Council bosses spent thousands of pounds on legal fees in a failed bid to keep Tate Modern murder attempt teenager Jonty Bravery’s name out of the public domain, the PA news agency has found.
Documents released under Freedom of Information laws show Hammersmith and Fulham Borough Council paid £12,400 over the course of four court hearings as they fought with the press over naming the teenager.
Bravery was just under two months shy of his 18th birthday when he threw a six-year-old French tourist from the viewing platform of the London tourist attraction in August last year.
He was granted anonymity by the court because of his age, but the order expired on his 18th birthday – despite repeated efforts by the council to keep his identity out of the public domain for longer than that.
He later admitted attempted murder and was handed a prison term of at least 15 years at the Old Bailey on Friday.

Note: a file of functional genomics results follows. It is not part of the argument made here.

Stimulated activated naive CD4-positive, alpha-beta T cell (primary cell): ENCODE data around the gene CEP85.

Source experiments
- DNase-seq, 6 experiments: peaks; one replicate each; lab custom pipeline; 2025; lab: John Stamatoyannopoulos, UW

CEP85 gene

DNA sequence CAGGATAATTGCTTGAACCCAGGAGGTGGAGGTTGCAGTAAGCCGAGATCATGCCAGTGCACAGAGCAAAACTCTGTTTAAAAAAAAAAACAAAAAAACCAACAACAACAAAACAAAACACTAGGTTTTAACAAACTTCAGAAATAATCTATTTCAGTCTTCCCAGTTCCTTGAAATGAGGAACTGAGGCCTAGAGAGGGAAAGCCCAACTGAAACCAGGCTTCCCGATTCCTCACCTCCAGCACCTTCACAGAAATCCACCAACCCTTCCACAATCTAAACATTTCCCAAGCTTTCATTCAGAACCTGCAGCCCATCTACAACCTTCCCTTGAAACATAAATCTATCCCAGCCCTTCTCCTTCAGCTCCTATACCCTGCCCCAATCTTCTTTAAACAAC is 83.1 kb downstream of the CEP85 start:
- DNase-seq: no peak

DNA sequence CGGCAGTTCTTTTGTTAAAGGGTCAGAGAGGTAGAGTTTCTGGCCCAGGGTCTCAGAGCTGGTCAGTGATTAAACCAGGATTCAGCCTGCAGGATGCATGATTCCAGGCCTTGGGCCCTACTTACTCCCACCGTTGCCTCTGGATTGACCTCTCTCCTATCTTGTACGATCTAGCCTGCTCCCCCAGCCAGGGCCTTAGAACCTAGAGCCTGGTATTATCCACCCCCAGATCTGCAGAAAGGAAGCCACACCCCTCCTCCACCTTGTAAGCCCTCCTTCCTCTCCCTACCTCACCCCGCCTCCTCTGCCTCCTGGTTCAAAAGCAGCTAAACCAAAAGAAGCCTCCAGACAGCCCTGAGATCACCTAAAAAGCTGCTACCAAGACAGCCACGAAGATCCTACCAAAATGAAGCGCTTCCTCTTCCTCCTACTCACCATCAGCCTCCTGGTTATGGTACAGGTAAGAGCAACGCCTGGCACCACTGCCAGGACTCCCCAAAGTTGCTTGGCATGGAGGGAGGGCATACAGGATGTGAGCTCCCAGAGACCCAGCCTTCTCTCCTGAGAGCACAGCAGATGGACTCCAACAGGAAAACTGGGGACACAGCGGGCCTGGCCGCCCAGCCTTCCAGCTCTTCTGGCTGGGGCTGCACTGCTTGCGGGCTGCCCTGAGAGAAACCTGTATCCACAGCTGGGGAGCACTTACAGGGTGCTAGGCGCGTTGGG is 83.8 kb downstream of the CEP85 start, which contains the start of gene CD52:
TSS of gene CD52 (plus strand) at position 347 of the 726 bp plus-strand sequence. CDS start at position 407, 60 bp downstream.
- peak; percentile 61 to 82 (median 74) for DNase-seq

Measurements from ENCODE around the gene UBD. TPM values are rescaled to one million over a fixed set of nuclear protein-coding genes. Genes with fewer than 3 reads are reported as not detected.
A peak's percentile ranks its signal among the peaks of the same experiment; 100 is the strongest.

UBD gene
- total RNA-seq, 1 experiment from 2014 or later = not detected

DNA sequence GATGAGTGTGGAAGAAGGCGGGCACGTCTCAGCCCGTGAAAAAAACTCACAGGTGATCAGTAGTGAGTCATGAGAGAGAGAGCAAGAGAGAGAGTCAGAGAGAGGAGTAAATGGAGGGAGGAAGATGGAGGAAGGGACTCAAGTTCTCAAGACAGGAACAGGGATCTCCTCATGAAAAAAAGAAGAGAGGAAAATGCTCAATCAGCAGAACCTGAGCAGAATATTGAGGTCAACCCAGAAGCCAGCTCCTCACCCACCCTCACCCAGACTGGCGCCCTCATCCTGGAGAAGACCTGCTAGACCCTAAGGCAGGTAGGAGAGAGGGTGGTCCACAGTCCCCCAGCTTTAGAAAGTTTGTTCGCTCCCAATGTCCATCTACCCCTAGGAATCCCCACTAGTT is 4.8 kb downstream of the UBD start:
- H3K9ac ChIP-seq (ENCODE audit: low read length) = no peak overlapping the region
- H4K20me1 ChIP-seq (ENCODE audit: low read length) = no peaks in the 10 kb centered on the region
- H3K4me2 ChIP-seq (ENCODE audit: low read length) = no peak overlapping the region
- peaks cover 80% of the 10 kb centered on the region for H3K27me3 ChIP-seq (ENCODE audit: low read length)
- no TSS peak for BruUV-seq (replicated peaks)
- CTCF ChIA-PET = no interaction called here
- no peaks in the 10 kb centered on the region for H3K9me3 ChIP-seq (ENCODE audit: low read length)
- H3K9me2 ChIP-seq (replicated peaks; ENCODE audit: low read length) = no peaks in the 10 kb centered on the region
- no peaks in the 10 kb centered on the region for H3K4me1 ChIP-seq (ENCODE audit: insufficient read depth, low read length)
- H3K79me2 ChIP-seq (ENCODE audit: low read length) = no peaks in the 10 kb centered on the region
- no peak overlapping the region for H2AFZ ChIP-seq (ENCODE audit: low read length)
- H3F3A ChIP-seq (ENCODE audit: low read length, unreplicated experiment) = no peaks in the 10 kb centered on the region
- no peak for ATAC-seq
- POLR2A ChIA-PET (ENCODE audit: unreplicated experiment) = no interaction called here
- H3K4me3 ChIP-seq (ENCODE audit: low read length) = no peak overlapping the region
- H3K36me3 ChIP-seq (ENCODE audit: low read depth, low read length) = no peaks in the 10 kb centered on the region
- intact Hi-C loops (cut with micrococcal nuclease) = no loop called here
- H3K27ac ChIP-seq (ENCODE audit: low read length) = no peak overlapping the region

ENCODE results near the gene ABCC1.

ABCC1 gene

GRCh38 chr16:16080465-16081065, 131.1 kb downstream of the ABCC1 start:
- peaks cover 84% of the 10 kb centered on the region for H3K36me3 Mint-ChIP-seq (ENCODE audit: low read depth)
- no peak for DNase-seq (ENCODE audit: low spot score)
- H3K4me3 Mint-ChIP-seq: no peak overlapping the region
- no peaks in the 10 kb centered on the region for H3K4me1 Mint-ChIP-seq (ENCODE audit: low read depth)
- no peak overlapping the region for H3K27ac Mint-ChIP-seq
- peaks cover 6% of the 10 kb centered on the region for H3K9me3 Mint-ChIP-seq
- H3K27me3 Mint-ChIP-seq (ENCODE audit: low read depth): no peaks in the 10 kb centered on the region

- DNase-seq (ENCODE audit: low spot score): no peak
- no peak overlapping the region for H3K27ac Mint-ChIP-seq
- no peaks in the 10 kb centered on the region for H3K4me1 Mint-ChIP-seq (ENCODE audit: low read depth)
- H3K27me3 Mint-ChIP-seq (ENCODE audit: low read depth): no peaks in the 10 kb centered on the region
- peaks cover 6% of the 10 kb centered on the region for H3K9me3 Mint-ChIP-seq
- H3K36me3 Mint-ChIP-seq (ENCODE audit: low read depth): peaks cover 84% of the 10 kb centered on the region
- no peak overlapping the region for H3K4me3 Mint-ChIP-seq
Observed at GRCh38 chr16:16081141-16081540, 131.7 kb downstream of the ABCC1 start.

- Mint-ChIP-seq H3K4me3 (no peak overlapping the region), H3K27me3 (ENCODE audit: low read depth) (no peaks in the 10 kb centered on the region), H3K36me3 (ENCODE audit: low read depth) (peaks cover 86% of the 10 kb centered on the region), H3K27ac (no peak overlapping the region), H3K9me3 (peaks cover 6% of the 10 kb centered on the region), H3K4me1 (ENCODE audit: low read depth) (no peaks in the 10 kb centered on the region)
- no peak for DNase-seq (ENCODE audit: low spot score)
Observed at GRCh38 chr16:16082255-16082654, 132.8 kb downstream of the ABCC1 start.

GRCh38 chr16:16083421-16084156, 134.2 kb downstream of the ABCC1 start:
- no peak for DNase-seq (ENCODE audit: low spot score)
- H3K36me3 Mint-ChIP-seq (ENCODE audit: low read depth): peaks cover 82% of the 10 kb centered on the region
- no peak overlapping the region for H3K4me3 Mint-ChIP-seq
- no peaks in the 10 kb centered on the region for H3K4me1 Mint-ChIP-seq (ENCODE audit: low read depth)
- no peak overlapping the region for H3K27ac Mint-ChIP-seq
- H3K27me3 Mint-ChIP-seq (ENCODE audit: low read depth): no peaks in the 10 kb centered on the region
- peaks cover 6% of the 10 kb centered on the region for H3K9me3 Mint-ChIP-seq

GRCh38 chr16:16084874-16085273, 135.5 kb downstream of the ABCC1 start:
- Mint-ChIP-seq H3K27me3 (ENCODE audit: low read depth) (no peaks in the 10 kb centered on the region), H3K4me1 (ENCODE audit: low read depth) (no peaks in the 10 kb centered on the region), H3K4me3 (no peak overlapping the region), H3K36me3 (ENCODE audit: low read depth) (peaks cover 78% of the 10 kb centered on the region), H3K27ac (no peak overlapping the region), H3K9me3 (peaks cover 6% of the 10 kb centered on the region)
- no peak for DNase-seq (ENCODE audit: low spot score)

The authority has since ordered a serious case review into the incident, which is due to be published in the autumn.
Council documents released to PA show the total cost for legal advice and representation at four Old Bailey court hearings covering anonymity between August 8 and October 1 2019 was £12,400.
The authority said the same barrister was not available for each occasion.
In a statement, a council spokesman said: “We wish to extend our sincere sympathies to the young child and his family after the terrible event at Tate Modern in August 2019.
“A serious case review is underway. We are co-operating fully and will learn from the findings.”
The six-year-old boy, who cannot be named for legal reasons, suffered a bleed to the brain, fractures to his spine, and broken legs and arms in the fall.
The youngster had been visiting London with his family at the time and is now recovering in his native France.